App. 756 (287 SE2d 102
) (1981). In Plantation Pipe Line, this Court held that a property owner who sustained damage during county sewer construction was a third-party beneficiary to the contract between the county and the construction company. The contract provided that " '[a]ny damage to existing structures or utilities shall be repaired or made good by the Contractor (defendant) at no expense to the [county].' " Id. at 757. Rejecting the third-party beneficiary argument, the trial court found that the parties intended only the indemnity provisions to benefit the county. Id. We reversed the trial court's decision, concluding that the property owner was "a member of a relatively small group of intended beneficiaries, that is, those individuals whose obstructions and utilities were in such proximity to the construction cork . . . as to be reasonably afforded the contractual protection incorporated in the contract. . . ." Id. at 759.
Thus, although the county in Plantation Pipe Line certainly profited from the contract's hold harmless provisions, we found that these provisions were also intended to benefit injured third-party property owners. Regardless of whether Robert Starrett might have benefitted from the sale provision in the divorce decree, the face of the contract in this case similarly reveals a specific intention to benefit the Bank.
Starrett also argues that we should not uphold a decision that "would allow any creditor provided for in a divorce decree to sue in the capacity of a third party beneficiary." Starrett cites no binding authority to support this position, and our research has revealed no Georgia case law addressing third-party beneficiaries in this context.
Other jurisdictions have produced conflicting decisions on this issue. Applying a third-party beneficiary analysis, the Massachusetts Court of Appeals concluded in Rae F. Gill, P.C. v. DiGiovanni, 612 NE2d 1205, 1207 (Mass. App. 1993), that a separation agreement requiring the husband to pay his wife's attorney fees rendered the wife's attorney "a creditor beneficiary who is entitled to proceed directly against [the husband] to recover reasonable attorneys' fees. . . .[Cits.]" In contrast, the Alabama Supreme Court rejected a third-party beneficiary argument in Costanza v. Costanza, 346 S2d 1133 (Ala. 1977), a case factually similar to this action. In Costanza, a divorce decree provided that the proceeds from the sale of property would be used to satisfy two mortgages held by the creditor bank. Finding that the bank was not a third-party beneficiary to the divorce decree, the Supreme Court concluded that the settlement agreement was intended to finalize the property agreement between spouses, not to benefit the bank. 1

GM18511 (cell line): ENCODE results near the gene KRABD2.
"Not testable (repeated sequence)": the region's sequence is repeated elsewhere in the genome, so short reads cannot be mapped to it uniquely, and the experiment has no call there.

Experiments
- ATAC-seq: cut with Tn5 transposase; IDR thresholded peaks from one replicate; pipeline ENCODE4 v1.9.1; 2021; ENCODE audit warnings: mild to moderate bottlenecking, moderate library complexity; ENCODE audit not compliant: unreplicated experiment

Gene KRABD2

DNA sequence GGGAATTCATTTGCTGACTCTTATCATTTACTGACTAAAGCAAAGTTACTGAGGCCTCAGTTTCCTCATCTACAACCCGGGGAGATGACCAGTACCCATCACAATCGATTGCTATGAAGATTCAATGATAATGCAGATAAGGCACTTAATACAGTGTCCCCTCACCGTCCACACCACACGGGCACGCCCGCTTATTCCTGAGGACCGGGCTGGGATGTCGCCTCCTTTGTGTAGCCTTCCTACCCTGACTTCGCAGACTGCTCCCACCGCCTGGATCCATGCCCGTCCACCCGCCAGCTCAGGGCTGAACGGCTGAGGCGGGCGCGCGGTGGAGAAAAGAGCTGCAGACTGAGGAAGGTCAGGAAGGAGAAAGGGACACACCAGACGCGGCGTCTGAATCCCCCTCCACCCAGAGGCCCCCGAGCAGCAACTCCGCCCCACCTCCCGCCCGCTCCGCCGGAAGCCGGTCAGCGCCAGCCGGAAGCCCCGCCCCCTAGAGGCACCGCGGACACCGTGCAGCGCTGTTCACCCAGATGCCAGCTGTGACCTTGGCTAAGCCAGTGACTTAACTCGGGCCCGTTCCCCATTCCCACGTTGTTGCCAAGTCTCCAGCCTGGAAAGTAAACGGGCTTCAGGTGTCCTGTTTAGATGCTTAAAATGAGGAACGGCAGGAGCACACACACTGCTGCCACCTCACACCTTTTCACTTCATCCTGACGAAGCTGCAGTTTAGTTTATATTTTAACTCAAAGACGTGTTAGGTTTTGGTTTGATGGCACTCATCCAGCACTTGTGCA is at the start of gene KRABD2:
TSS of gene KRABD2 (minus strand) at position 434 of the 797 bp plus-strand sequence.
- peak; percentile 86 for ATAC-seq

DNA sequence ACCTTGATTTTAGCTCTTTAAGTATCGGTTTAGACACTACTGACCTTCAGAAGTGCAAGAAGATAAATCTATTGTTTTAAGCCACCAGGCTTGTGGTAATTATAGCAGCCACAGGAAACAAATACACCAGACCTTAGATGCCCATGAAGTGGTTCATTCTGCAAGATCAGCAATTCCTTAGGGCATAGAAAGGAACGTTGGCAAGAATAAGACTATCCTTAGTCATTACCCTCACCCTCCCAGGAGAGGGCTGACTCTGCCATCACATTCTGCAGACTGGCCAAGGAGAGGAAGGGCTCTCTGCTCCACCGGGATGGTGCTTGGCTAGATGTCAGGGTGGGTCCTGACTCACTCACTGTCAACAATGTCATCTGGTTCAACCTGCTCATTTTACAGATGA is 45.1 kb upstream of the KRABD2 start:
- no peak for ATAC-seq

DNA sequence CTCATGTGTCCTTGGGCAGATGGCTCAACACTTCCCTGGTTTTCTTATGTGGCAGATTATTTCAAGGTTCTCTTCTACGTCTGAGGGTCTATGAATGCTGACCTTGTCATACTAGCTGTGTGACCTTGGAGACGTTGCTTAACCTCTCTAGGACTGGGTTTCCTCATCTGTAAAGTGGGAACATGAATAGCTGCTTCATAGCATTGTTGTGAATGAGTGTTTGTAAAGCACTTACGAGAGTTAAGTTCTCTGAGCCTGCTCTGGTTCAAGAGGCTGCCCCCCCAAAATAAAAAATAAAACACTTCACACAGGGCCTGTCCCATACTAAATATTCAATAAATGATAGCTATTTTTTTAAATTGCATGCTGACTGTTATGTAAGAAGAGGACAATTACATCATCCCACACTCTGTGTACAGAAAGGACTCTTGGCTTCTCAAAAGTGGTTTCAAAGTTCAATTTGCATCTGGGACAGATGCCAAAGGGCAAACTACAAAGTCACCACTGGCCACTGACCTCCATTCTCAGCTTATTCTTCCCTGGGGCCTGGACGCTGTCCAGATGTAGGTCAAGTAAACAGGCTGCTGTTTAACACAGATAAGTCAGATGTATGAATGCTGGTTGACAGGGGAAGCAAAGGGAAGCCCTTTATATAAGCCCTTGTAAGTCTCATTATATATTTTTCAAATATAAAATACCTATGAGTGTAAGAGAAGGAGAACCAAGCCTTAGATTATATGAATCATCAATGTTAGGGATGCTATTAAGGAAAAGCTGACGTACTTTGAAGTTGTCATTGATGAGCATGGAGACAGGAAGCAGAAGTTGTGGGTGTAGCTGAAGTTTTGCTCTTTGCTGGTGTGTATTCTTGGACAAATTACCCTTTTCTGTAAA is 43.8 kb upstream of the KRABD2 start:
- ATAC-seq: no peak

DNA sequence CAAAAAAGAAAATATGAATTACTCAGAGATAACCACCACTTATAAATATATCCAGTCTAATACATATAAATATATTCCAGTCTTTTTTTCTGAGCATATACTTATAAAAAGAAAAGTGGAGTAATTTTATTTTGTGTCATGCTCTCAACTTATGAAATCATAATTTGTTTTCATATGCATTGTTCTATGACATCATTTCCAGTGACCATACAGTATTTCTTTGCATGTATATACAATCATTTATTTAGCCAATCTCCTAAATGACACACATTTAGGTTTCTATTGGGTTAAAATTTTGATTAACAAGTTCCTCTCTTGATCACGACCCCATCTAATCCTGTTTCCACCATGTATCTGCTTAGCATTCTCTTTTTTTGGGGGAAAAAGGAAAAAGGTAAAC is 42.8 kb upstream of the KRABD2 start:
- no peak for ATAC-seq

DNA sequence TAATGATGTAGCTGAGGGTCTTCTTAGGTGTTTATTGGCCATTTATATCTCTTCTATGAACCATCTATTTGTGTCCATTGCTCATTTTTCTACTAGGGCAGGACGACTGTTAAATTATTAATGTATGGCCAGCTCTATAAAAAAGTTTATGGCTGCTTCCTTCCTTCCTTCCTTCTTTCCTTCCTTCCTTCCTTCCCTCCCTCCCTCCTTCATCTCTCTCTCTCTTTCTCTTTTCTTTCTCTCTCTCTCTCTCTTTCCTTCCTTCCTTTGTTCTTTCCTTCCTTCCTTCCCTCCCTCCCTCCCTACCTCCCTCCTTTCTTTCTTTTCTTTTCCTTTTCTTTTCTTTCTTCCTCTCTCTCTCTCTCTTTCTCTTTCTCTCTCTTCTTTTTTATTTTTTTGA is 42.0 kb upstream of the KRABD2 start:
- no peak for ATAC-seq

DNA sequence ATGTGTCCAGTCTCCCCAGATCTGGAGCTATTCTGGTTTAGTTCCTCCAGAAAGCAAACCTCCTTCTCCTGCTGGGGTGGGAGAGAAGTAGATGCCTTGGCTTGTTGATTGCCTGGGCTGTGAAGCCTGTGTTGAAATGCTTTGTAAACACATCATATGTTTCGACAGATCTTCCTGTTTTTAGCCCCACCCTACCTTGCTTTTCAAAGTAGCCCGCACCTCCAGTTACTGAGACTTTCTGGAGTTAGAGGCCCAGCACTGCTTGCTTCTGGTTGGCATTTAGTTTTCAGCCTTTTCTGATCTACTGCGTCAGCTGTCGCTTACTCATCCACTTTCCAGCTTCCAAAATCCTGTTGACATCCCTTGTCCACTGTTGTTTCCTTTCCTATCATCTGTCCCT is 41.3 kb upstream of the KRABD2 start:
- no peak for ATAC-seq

Costanza, supra at 1135.
Despite the similarity between this case and Costanza, we do not agree that the Bank's third-party beneficiary argument fails simply because the overall purpose of the Starretts' divorce decree was to effectuate the divorce and finalize the property agreement, rather than to benefit the Bank. Notwithstanding the ultimate purpose of the agreement, individual contract provisions may be intended to benefit a stranger to the contract, thus creating a third-party beneficiary. See Atlantic Realty Co., supra; Plantation Pipe Line, supra. In this case, the sale provision in the divorce decree was clearly intended to benefit the Bank by satisfying an outstanding loan balance. The trial court properly found that, as a matter of law, the Bank is a third-party beneficiary to the divorce agreement.
2. In her second enumeration of error, Starrett argues that the trial court erred in granting the Bank's motion for summary judgment and awarding the sale proceeds from the property to the Bank. Other than making conclusory statements, Starrett has presented no argument or citation of authority supporting this enumeration. Furthermore, she "concedes that if [the Bank] is indeed a third party beneficiary to the Final Judgment and Decree of Divorce then the Summary Judgment Order is correct." Given Starrett's concession and her failure to properly support this argument, we need not address this enumeration further. Court of Appeals Rule 27 (c) (2).
3. Finally, the Bank has moved for an award of damages pursuant to OCGA 5-6-6
, claiming that this appeal is "frivolous." We do not find that Starrett pursued this appeal "for delay only." OCGA 5-6-6
. Accordingly, the Bank's motion for damages for frivolous appeal is hereby denied.
Moore, Ingram, Johnson & Steele, Eldon L. Basham, David I. G. Matthews, for appellee.